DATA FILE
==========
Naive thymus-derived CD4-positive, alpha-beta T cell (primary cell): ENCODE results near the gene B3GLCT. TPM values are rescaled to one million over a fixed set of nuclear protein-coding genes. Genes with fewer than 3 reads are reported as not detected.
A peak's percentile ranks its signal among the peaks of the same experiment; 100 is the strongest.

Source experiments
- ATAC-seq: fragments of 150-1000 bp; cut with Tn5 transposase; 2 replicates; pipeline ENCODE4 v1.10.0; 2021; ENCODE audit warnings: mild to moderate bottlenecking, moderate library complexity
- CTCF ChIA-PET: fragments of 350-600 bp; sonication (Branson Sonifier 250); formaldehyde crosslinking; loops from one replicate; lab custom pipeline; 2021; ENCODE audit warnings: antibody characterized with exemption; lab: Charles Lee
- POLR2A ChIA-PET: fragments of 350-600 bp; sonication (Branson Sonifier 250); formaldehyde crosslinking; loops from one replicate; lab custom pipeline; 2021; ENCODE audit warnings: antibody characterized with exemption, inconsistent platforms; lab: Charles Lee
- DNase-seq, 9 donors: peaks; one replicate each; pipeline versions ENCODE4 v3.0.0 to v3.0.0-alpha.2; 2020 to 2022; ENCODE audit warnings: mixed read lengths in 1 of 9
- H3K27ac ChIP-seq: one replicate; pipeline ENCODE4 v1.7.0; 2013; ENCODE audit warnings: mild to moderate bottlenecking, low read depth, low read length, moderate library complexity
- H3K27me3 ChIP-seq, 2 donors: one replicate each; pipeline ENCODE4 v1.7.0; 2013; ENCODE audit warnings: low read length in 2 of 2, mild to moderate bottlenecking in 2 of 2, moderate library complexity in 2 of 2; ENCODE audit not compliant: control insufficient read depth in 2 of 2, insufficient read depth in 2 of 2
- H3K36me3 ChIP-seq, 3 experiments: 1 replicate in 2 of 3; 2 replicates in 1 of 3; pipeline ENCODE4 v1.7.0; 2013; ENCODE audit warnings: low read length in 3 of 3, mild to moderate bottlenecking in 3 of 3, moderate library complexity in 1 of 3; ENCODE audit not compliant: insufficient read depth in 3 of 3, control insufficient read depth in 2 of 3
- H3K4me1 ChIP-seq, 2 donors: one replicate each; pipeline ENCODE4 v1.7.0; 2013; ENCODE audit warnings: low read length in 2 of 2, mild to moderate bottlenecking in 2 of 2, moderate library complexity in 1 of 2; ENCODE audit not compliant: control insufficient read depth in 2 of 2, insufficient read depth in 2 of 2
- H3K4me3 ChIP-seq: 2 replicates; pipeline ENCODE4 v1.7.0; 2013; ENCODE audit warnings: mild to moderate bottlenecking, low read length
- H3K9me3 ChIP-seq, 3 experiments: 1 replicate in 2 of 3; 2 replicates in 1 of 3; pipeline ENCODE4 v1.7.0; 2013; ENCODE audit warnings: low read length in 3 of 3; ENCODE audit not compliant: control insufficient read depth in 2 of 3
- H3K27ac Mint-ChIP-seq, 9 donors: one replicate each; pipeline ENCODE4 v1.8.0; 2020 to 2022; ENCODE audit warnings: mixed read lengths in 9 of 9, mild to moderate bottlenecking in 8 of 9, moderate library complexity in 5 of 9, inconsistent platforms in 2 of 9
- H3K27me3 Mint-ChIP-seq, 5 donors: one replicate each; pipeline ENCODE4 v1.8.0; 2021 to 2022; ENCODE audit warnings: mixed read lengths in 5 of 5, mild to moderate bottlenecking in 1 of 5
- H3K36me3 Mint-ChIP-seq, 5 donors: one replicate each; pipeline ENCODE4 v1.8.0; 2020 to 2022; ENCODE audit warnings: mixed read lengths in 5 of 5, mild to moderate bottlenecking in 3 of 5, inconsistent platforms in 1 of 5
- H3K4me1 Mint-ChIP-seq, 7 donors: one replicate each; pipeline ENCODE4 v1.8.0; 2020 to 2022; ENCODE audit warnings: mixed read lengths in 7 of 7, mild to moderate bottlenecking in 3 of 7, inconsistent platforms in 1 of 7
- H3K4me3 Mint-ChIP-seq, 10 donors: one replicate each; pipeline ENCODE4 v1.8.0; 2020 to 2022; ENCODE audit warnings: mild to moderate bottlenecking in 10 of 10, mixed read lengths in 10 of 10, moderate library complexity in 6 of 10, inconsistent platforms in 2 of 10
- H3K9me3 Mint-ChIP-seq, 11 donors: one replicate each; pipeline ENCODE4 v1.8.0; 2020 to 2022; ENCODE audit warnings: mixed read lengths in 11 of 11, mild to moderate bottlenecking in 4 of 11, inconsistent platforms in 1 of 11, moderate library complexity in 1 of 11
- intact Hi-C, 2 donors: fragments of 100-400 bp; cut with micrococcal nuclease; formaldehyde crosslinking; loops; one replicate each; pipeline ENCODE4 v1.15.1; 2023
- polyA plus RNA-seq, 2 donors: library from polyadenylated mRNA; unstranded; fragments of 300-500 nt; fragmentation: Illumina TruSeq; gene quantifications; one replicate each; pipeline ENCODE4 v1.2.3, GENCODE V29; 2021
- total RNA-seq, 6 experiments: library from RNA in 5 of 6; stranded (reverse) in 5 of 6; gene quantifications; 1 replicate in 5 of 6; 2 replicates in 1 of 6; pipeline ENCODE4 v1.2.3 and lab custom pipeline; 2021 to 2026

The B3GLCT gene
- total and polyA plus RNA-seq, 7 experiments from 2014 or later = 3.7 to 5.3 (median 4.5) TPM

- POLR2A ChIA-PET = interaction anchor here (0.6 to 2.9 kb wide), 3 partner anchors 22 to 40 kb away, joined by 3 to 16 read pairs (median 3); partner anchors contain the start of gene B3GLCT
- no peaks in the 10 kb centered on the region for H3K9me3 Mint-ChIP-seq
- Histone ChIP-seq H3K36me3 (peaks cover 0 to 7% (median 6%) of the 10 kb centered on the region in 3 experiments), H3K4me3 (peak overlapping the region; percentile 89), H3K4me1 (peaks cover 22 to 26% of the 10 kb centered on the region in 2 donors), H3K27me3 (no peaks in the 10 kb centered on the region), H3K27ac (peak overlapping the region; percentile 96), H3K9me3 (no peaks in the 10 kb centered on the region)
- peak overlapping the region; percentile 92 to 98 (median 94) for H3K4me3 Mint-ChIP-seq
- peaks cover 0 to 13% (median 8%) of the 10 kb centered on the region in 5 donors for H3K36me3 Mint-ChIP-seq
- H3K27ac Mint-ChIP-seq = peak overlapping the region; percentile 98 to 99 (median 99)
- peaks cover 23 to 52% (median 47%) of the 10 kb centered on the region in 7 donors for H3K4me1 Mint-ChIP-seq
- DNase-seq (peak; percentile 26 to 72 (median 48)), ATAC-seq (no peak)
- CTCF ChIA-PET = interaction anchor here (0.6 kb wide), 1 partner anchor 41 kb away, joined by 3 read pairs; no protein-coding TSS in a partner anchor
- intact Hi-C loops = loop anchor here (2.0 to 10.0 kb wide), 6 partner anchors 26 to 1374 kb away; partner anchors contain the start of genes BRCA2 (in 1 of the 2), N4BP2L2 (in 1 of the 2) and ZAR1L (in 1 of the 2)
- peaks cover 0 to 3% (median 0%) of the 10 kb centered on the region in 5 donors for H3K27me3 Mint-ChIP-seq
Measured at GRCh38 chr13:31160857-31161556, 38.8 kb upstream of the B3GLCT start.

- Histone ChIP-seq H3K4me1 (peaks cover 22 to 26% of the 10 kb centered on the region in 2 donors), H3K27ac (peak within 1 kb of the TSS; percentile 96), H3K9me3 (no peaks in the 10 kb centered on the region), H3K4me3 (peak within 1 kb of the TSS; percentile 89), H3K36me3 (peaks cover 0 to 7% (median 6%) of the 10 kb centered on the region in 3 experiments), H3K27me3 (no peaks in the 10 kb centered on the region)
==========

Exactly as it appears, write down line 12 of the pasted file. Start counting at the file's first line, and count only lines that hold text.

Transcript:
- H3K4me3 ChIP-seq: 2 replicates; pipeline ENCODE4 v1.7.0; 2013; ENCODE audit warnings: mild to moderate bottlenecking, low read length